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I am trying to find how do enginners build roads especially highway interchanges. Are they relying on any topology theories such as braids and knots theory? Is there any connection or link between topology and designing interchanges ? I can't find any article explaining it. Thanks a lot.

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    $\begingroup$ This was asked a week or so ago, interestingly, it now seems to be missing.... $\endgroup$ – Solar Mike Nov 23 '18 at 13:26
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It's much closer to graph theory. First, traffic projections: basing on known and projected urban data - habitation, production, recreation, trade zones, transit, etc, the general transition patterns are predicted: how many cars per hour, from which origins to which destinations. Knowing how many people want to go from where to where allows projecting road profiles - numbers of lanes required to allow given throughput at given speed on given graph edge. The road layout is at this point completely absent - there are just nodes of the graph - sources/sinks for the cars - and edges - roads; given required throughput.

Knowing the general numbers you can then match your available budget against common solutions - the generalized 'generic' interchanges that fit given local conditions and are 'doable' within the budget. Usually the more efficient the solution the more expensive it is; sprawling, wide roads, long multi-level viaducts, gentle curves, the entire interchange covering a large (expensive) land area. If you tighten things, you can save up money but reduce throughput. At this point the general model is decided. Engineers don't design these. This is an academic domain. Engineers just know these, apply them, and...

...customize. Obviously one size doesn't fit all. Local conditions have their demands. So the generic model of the interchange needs to be modified - evolved to match the local conditions. Inclines, angles, matching road profiles to predicted throughputs - fitting the graph edges into actual roads and adjusting width and profile (curve radii, inclines) to the individual predicted traffic.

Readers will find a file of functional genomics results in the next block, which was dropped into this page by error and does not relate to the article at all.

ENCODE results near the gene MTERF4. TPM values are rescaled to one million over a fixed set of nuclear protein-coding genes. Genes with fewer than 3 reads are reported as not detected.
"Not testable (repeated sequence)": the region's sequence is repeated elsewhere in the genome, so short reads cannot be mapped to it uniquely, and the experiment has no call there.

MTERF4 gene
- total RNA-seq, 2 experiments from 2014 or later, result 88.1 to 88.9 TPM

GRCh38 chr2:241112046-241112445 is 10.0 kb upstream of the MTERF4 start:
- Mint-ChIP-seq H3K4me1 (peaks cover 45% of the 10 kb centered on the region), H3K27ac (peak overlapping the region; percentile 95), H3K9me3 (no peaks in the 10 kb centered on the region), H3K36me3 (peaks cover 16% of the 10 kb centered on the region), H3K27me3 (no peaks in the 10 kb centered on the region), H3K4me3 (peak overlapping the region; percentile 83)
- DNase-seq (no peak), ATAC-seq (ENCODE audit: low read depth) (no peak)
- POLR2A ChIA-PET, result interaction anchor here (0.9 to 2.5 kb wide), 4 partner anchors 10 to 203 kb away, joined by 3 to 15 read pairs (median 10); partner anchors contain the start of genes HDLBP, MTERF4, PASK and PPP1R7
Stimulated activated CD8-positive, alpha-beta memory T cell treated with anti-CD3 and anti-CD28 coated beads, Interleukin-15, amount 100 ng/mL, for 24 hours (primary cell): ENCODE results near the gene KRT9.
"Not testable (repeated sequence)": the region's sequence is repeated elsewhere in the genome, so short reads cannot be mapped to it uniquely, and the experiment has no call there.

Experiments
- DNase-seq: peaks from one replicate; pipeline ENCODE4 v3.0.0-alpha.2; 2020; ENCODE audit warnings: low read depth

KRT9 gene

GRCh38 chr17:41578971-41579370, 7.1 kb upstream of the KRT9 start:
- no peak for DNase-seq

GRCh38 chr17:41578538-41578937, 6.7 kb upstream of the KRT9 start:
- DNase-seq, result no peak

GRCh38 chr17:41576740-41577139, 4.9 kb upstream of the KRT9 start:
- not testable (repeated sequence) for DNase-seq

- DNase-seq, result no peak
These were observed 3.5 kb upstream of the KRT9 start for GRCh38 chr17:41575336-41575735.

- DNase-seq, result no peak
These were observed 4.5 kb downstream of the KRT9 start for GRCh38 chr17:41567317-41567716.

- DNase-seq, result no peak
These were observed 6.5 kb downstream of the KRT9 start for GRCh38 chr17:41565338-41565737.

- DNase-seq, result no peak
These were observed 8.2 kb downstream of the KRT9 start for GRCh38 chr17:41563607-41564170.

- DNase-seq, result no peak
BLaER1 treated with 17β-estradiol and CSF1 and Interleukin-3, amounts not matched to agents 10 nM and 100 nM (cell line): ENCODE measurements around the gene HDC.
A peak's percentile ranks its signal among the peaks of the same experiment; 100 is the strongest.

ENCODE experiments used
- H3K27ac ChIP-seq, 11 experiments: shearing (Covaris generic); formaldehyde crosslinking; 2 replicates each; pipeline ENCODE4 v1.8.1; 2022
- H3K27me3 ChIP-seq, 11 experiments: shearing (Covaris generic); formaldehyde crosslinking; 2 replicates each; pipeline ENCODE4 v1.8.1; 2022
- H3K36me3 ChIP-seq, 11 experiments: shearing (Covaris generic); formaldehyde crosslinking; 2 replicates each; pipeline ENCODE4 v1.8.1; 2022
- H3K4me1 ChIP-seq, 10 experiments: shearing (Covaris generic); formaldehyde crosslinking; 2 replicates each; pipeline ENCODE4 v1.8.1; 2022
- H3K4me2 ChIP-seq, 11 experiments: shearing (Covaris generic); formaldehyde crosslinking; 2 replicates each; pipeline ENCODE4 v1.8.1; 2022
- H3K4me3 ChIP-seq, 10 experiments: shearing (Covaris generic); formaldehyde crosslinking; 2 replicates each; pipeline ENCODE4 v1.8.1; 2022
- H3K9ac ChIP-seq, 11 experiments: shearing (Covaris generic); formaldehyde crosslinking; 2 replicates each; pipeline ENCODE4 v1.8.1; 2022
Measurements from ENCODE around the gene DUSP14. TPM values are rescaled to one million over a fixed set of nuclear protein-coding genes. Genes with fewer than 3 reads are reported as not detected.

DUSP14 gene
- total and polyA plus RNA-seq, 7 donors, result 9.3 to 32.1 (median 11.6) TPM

Occasionally a design bureau with a particularly ambitious and talented (or at least reputed to be talented) engineer will create an entirely new pattern from scratch, for specific situation. If it passes the scrutiny of interested parties (one way or another) it may be implemented and either enters the canon, as a pattern for future derivatives, or becomes an eternal source of shame and mockery for that engineer.

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Somekind of theory like that, I reckon. I've often wondered this myself! When I was a kid I became fascinated by this & had a phase of 'designing' such junctions - just drawing them freehand on sheets of paper - I must've done dozens of them!

One thing I could mention concretely (haha! see what I did there!?) in this connection, that your question has 'popped' out of my memory, is that the optimum curve for a road-bend is a Cornu spiral, which is simply the curve on which curvature is proportional to arc-length; but the representation of which in cartesian co-ordinates broaches some fascinating mathematics - Fresnel integrals which can in turn be expressed as Bessel functions.

I think it's distinctly possible that knot theory (and that rather than braid theory) has been used. Not (ha ... no ... leave it!) ... not so much the profound depths of knot theory, but at least maybe upto the point of checking some gallery of knots to find whether some configuration is equivalent to some other more-economical-to-build one ... which can be an amazingly subtle question: have you read the story of the so-called 'culprit' - a knot that was only perceived to be the same as some other by a sort of fluke - a guy who was actually a lawyer just decided to browse a bit of knot-theory, and just somehow 'saw' that they were the same after no-one else had before!

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